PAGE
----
Originally brought to you by the NC Parent Resource Center
Know! What a Healthy “Dating” Relationship Is, And What It Is Not
February is Teen Dating Violence Awareness Month; a time to focus attention on abuse in young people’s relationships and provide information to help prevent it.
In the previous tip, Know! The Not-So-Innocent Side of Teen Romance, we discussed the prevalence of physical, emotional and verbal dating abuse that takes place among youth, as well as the long-lasting problems that can develop because of it, including substance abuse, eating disorders and risky sexual behaviors.
In this tip, we highlight the importance of regular and ongoing, positive communication with your child on the topic of What a Healthy “Dating” Relationship Is, and What It Is Not; teaching them early on that healthy relationships are based on equality and respect while abusive ones are based on power and control.
A HEALTHY DATING RELATIONSHIP includes a partner whom:
- Treats you with respect
- Listens to your ideas and is willing to compromise at times
- Shares some of your same interests such as movies, sports, reading, dancing or music
- Is able to share their thoughts and feelings with you
- Is comfortable around your friends and family
- Is proud of your accomplishments and successes
- Respects your privacy and your boundaries
- Is caring and honest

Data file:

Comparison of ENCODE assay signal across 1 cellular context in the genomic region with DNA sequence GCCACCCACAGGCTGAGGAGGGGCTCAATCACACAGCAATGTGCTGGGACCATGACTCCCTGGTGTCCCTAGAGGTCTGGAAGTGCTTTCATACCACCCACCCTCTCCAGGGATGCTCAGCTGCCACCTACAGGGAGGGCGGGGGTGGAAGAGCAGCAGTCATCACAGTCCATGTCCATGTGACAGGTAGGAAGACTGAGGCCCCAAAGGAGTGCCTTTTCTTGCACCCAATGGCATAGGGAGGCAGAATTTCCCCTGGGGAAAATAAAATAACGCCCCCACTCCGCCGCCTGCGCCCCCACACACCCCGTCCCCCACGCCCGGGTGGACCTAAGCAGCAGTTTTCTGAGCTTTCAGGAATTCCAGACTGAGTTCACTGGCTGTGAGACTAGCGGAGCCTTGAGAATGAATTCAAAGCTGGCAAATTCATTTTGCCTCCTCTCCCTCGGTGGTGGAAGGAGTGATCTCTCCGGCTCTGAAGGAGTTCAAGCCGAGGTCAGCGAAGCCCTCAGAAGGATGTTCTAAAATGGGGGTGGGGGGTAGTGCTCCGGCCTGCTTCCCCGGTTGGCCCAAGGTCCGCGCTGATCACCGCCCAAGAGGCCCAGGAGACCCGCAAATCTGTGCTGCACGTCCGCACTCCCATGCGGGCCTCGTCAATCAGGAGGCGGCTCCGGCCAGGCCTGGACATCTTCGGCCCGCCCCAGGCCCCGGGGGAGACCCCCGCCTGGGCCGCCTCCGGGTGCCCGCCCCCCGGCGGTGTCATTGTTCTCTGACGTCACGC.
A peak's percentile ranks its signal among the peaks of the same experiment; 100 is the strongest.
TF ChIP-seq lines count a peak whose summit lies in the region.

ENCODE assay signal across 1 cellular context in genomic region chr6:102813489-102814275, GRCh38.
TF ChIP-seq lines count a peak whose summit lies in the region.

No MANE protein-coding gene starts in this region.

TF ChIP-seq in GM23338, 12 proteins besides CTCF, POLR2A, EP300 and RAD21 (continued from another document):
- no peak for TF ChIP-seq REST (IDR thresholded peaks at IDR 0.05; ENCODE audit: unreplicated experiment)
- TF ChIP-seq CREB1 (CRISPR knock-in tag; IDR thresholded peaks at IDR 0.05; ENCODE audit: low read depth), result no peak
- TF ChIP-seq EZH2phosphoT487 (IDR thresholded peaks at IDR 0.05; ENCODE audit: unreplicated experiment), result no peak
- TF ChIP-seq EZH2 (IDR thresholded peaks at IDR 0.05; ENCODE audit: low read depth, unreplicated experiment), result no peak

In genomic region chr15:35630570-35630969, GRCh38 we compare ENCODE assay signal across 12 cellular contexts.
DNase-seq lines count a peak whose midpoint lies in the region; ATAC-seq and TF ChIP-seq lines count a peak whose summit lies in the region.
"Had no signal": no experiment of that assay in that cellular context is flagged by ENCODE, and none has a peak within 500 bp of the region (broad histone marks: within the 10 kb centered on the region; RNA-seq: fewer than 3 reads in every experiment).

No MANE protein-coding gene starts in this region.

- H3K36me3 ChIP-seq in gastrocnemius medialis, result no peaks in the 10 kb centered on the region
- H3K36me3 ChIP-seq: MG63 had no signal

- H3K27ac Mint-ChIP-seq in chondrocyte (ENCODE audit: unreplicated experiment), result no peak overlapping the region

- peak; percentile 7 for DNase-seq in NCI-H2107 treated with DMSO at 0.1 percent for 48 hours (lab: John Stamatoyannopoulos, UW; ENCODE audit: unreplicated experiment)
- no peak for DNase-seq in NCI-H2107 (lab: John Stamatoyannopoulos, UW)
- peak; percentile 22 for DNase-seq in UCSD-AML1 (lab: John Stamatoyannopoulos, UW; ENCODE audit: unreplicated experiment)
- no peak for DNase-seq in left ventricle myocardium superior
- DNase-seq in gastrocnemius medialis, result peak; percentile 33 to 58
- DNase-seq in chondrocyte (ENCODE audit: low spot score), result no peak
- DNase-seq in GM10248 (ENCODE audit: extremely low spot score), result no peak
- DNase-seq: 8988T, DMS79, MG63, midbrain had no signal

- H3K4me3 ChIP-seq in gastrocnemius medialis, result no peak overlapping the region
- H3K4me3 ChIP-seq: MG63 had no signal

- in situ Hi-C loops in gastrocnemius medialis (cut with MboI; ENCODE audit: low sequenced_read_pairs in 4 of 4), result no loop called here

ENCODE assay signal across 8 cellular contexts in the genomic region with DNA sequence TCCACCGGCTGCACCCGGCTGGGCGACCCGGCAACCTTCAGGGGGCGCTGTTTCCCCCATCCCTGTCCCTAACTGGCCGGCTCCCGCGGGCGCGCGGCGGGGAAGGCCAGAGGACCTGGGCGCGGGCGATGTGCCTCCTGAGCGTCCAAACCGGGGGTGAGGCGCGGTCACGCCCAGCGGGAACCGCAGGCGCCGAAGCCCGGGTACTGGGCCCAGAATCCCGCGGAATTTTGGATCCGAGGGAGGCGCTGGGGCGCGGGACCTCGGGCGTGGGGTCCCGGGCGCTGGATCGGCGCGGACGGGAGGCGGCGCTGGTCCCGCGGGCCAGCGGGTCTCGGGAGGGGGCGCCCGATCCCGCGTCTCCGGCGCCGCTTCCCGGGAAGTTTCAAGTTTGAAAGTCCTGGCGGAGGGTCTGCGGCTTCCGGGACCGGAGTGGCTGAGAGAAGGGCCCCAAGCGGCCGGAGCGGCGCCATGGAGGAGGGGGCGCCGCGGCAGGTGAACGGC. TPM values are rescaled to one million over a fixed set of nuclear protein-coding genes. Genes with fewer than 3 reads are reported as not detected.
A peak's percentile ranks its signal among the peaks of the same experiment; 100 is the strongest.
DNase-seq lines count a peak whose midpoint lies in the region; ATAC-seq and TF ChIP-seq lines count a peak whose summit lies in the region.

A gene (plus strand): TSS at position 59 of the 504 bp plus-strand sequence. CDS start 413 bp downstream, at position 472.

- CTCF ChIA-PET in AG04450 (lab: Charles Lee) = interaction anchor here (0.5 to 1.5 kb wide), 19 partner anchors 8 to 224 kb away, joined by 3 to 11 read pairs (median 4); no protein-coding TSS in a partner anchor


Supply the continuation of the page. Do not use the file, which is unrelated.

- Encourages you to do well in school and in your extracurricular activities
A healthy relationship is a two-way street, of course, so positive communication, kindness and mutual respect must come from both partners.
A HEALTHY DATING RELATIONSHIP does NOT include a partner whom:
- Checks your cell phone, social media or email without permission
- requires you to “check in” or needs to know where you are all the time
- constantly puts you down
- Is extremely jealous or insecure
- Has an explosive temper
- Tries to isolate you from family or friends
- Makes false accusations about you
- Has extreme mood swings
- Is possessive of you
- Tells you what to do
- Threatens you or makes you feel scared
- Physically hurts you in any way
- Tries to pressure you or force you into any type of high risk behavior, including sexual contact and/or drug and alcohol use
It is especially important for both partners to always be clear and specific in communicating their sexual boundaries. One may wrongly take an “I’m not sure,” comment to mean that with a little pressure or push, she/he might say, “Yes.” Young ladies in particular, need to be firm in saying, “No,” and boys in particular, need to know that if a girl says, “No,” and he/she continues anyway, it is rape. NO MEANS NO! This is a reminder that should be shared with your child often.
Young people should also be taught to trust their gut and listen to their inner voice. If they find themselves feeling uncomfortable in a situation with their partner or with the relationship itself, they need to have an exit plan. Talking regularly with your child, ideally, before a teen “dating” issue has a chance to arise, will help to build their trust and confidence in you, increasing the likelihood of them coming to you for support and guidance if or when needed.
You can refer your tweens/teens to loveisrespect.org to access information and get help in an environment that is designed specifically for them. This is also an excellent resource for parents, educators and other caring adults, with trainings, toolkits and curriculum to promote healthy relationships and prevent future patterns of abuse.
Loveisrespect offers free and confidential phone, live chat and texting services 24/7/365. Chat at www.loveisrespect.org; text ‘loveis’ to 22522; or call 1-866- 331-9474